Norm Coleman has added some more points to his baller rating. Tuesday, while I was phone banking, I got a caller who started asking about the Senator’s position on Genetically Modified Organisms of all things. Since this isn’t something I know off the top of my head (shocking, right?), I stall as I pull up Google to try to find anything the Senator has said about this. As I’m stalling, Senator Coleman walks out of a call suite and into our room! I look at him and am like “SENATOR! What’s your position on GMO’s?” He looked at me confused, to which I respond, “This caller wants to know…do you want to talk to him?” At which point the Senator came up to me, took my headset, and proceeded to talk to this caller about GMO’s for about ten minutes. Not many people, let alone Senators, would ever do that, to which Senator Coleman scores some major points in my book.

The next day, after our lunch in the Senate Dining Room, Team Coleman had a pizza party with Coleman’s Campaign Manager. We spent some time talking to him about campaigning, and life in politics, then Senator Coleman came, thanked us, and talked with us for a bit. Real cool, down-to-earth guy; I’m definitely applying to work at his office next summer. Funny story about his campaign manager: When we first met him he goes “I hear there’s a Wolverine here…,” to which I enthusiastically owned up to, and he goes, “I love Michigan! GO BLUE!” Nice to know about our fan base outside of Michigan! (He knew about me through his political director, whom we talk to each week. The first time she heard I was from Michigan, she told me she was from that “state” south of us. We went at it for a bit. The Campaign Manager helped me trash her when he came.)

On Thursday I raised money for the NRSC for the first time! I convinced a donor to contribute $4000 to us. It was magical. I also met Ted Stevens that day. He was on our floor eating ice cream. He looked like a cute, innocent, old man. Of course, this was only hours after he was in court being arraigned on his charges. I saw him and, naturally, shook his hand. Chalk that up to twenty-six Senators!

My last day at the NRSC was pretty laid back. Paul, my mentor, set me up for a picture with Senator Chuck Hagel, which was really cool. He’s a real nice guy and we talked for few minutes about football and public service. It’s sad to see him retire from the Senate, he’s a good guy. Afterwards my boss got me this donut cake (pretty much a really big donut) to celebrate my last day. She wanted the cake to say “Good Luck,” but, the Vietnamese woman who did the writing wrote “Luck Good” instead… Just a minor mistake… Later that day, we found out that the Republicans in the House of Representatives had taken control of the Chamber (the House just begun its five week recess). These Congressmen were staging a protest against high gas prices and were demanding that Congress reconvene to have a vote on oil drilling and gas prices. Because Congress wasn’t in session anymore, no one else was in the chamber so they started bringing staffers, tourists, whomever they could find to the Floor of the House and the Visitor’s Gallery to hear them speak! Seizing this chance to see this craziness unfold, a bunch of us ran over to the House to sit in the gallery to see this tomfoolery go down. The gallery was packed, then one of the Congressmen was looked towards the crowd and said, “They’re closing the Galleries at 4:30, but this is the People’s House! Why don’t you people sitting in the Galleries come down and sit on the Floor with us!” So we ran down and got a chance to sit on the Floor of the House of Representatives! UNREAL! Granted, this was all political theatre and won’t result in anything, but being able to sit on the Floor is sweet. We ended the day with a singing of “God Bless America” and chants of “USA! USA! USA!” It was sweet. I went back to the office and tried to work, but after an experience like that, it’s hard to get motivated to work again. And that was how my internship/experience in Washington D.C. came to an end.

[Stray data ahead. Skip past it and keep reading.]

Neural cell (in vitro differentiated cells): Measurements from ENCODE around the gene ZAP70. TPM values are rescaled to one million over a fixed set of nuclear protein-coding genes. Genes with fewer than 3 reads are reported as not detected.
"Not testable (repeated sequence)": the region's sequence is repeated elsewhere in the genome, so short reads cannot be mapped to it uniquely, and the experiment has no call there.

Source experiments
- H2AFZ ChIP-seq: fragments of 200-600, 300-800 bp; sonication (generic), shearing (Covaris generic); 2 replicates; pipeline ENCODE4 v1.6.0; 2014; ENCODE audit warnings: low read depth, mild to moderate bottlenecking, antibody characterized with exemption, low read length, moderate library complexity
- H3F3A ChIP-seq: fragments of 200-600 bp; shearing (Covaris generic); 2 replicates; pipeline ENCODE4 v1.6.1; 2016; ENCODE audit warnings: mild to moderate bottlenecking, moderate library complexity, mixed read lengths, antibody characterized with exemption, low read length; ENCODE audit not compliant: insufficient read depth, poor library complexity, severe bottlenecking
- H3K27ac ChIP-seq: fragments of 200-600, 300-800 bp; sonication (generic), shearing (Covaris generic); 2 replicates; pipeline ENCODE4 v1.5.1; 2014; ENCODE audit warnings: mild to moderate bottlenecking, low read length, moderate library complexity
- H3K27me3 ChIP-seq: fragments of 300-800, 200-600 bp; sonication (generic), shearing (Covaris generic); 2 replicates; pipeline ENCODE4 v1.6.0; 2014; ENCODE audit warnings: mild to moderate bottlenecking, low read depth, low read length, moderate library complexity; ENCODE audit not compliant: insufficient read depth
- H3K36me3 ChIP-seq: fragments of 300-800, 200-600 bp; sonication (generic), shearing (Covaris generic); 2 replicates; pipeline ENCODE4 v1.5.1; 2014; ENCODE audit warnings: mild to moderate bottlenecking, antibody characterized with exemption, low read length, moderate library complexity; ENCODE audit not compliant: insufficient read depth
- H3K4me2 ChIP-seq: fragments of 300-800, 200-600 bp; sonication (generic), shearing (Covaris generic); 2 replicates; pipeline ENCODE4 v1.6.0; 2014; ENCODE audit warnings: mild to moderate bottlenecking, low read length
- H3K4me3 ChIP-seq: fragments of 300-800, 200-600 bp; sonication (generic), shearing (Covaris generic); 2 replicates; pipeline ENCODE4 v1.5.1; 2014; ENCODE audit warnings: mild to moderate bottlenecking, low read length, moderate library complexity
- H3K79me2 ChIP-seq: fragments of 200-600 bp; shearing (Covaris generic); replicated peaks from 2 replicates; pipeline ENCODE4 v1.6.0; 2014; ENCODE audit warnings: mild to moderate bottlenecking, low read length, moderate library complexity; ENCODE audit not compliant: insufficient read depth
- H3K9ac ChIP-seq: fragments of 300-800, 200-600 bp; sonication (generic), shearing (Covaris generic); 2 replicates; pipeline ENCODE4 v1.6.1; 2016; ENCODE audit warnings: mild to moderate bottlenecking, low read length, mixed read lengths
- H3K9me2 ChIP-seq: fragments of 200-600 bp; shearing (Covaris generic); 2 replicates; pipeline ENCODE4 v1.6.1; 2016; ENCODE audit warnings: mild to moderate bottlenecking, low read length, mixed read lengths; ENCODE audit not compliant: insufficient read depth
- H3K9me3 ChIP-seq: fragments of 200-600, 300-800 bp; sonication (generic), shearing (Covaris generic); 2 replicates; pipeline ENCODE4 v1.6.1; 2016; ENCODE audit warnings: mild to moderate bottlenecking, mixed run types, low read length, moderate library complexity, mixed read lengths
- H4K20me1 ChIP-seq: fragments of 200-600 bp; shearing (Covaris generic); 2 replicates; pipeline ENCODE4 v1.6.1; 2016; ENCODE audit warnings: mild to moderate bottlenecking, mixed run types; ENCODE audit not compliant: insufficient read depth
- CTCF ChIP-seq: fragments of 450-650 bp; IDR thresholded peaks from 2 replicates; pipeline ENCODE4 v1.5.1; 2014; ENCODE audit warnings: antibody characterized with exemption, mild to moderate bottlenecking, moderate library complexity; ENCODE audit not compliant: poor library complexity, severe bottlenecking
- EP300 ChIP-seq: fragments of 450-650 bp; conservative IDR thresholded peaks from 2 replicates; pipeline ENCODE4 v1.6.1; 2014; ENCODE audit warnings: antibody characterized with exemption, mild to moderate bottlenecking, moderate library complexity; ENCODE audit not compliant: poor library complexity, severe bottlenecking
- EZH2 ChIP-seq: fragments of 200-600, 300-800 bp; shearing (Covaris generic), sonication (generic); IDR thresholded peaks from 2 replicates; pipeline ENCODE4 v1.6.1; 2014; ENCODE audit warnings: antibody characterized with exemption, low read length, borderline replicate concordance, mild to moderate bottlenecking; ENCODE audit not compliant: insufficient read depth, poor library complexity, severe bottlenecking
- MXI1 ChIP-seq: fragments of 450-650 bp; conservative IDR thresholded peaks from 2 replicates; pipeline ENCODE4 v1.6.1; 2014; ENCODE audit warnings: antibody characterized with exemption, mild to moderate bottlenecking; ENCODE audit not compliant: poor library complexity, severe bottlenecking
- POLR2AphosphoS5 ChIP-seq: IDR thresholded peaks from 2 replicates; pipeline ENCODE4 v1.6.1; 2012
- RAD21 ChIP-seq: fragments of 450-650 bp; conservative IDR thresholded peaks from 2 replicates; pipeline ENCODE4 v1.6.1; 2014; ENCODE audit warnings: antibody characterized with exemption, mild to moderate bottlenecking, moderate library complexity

Friday, July 25, 2008

But that was when I ruled the world

So Tuesday all the U of M interns got together and met with our Senator, Carl Levin. We got together in the Armed Services Committee room, took a group pic with the Senator, and then had a Q & A session with him. He talked about what he loves about his job, had a lot of encouraging words and advice for us, especially with regards to public service, and he also made a great pitch for staying in Michigan after college (which I thoroughly enjoyed). T'was a grand affair; my personal highlight was giving up my seat for him for the pic. Yes, even I can be nice and help a Senator out every now and then.

Once we finished our little meeting with Senator Levin, I ran into Senator Wicker and we had a nice lil' chat. Love that guy. Afterwards I walked down the hall to the Russell Building atrium to look at an exhibit of Patrick Leahy photos (which I'll ellaborate on later). As I was in the atrium I saw Senator Richard Lugar of Indiana, who's a baller and Ranking Republican on the bad-ass Senate Foreign Relations Committee. Upon seeing just a high-roller, I nautrally went up to him, introduced myself, and started chatting with him (he liked that I worked at the NRSC, where he used to be chairman). Real cool guy and great Senator (Time Magazine called him one of the ten best).